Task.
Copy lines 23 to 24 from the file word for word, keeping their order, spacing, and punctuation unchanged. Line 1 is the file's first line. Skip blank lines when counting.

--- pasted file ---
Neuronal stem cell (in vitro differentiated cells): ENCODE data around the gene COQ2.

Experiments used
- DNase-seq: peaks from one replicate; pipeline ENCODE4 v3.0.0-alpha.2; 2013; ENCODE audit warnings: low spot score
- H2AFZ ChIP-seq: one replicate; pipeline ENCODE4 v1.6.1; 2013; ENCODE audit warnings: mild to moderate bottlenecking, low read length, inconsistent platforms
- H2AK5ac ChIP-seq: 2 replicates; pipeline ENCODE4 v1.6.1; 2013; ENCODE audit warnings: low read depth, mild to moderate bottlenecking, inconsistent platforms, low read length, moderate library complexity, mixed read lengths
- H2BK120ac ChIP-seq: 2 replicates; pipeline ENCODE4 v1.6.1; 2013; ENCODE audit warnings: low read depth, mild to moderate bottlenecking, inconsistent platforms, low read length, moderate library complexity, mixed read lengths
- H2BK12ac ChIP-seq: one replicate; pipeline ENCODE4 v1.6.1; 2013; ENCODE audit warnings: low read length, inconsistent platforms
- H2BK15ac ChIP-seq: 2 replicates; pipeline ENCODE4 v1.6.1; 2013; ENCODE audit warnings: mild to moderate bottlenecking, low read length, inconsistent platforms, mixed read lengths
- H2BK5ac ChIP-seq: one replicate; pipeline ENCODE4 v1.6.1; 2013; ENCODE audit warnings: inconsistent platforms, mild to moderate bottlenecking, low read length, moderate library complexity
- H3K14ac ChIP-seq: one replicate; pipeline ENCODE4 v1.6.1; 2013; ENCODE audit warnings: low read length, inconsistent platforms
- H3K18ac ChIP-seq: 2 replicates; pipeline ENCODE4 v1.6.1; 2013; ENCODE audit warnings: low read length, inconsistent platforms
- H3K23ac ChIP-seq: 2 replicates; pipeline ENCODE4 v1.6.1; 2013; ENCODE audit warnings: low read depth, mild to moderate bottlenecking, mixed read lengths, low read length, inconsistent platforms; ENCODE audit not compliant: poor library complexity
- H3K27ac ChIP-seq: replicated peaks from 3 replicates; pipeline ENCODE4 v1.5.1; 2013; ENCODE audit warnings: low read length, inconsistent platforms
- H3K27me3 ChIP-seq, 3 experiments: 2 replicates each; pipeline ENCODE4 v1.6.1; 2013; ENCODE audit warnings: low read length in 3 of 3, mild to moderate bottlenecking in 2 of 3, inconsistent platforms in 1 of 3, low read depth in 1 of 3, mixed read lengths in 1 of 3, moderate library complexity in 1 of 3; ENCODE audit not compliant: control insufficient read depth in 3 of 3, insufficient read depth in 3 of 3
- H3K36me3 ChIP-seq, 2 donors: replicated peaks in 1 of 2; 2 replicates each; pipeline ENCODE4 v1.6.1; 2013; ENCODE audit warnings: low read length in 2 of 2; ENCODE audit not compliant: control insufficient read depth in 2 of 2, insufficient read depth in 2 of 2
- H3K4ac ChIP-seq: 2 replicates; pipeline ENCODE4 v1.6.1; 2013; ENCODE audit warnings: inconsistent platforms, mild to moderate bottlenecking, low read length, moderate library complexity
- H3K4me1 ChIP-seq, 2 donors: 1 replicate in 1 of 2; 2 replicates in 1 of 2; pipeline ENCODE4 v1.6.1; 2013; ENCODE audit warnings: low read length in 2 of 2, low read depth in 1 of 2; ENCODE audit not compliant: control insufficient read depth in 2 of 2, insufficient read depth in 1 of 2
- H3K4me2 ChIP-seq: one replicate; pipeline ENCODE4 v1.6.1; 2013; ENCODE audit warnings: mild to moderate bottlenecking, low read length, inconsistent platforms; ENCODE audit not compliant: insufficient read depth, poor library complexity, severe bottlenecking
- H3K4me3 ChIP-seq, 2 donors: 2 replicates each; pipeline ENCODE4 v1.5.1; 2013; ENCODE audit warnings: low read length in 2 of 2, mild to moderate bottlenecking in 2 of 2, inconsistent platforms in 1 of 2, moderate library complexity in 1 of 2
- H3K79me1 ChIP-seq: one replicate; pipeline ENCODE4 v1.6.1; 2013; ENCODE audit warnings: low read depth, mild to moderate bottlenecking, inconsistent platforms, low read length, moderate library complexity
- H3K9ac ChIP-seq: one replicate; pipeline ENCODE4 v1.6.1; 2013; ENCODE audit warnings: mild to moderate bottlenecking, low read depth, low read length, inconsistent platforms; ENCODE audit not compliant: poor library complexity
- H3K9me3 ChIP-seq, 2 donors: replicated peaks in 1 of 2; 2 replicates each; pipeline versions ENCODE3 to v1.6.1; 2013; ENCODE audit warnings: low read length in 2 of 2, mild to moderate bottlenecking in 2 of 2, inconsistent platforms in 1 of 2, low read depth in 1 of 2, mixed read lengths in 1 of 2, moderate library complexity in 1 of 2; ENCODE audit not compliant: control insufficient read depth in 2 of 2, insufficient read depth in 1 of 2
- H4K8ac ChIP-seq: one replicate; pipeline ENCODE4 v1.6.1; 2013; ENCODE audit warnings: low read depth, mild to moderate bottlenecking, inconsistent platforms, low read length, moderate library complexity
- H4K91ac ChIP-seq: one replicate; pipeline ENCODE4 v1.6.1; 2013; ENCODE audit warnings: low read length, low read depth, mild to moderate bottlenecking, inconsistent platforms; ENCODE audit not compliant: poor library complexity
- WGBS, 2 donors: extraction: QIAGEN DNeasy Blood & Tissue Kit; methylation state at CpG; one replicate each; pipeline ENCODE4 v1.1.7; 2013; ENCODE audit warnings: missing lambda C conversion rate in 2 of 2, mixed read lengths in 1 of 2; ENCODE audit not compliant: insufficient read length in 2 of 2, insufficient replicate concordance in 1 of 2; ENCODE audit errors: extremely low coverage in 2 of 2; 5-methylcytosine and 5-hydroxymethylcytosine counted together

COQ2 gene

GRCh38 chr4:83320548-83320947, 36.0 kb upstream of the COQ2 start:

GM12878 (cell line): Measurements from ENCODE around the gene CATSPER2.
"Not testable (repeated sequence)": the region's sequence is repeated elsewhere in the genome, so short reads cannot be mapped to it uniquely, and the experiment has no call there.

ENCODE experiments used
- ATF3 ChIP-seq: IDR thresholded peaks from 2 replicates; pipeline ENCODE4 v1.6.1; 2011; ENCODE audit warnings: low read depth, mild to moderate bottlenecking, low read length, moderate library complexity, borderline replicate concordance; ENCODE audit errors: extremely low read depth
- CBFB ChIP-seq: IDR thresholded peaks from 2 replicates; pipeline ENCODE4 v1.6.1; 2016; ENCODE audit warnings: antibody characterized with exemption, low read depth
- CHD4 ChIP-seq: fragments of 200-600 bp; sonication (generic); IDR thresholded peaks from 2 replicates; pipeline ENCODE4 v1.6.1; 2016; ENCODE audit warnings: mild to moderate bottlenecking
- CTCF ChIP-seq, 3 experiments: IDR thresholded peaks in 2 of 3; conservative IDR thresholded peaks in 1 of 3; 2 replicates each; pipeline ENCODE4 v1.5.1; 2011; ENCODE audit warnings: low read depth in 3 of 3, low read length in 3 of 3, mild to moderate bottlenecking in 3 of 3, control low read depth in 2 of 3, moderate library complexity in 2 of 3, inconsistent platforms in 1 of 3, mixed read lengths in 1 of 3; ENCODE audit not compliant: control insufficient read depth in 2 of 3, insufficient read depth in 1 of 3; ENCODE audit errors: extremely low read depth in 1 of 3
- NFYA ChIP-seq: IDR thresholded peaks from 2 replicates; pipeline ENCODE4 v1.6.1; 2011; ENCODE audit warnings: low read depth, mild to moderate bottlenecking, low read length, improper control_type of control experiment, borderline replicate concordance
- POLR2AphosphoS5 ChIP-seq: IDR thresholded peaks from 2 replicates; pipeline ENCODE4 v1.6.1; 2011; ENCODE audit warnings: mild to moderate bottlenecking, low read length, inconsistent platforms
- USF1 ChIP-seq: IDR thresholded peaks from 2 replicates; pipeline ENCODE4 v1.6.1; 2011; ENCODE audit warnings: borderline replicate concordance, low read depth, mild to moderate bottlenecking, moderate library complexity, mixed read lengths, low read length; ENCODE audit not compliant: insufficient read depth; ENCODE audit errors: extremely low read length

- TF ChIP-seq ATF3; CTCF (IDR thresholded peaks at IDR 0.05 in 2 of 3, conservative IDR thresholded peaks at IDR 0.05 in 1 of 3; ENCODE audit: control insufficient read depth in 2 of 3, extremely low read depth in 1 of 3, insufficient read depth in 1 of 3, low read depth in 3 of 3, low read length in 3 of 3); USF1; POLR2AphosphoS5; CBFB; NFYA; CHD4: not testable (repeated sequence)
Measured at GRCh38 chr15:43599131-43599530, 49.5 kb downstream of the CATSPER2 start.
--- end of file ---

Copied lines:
- H4K8ac ChIP-seq: one replicate; pipeline ENCODE4 v1.6.1; 2013; ENCODE audit warnings: low read depth, mild to moderate bottlenecking, inconsistent platforms, low read length, moderate library complexity
- H4K91ac ChIP-seq: one replicate; pipeline ENCODE4 v1.6.1; 2013; ENCODE audit warnings: low read length, low read depth, mild to moderate bottlenecking, inconsistent platforms; ENCODE audit not compliant: poor library complexity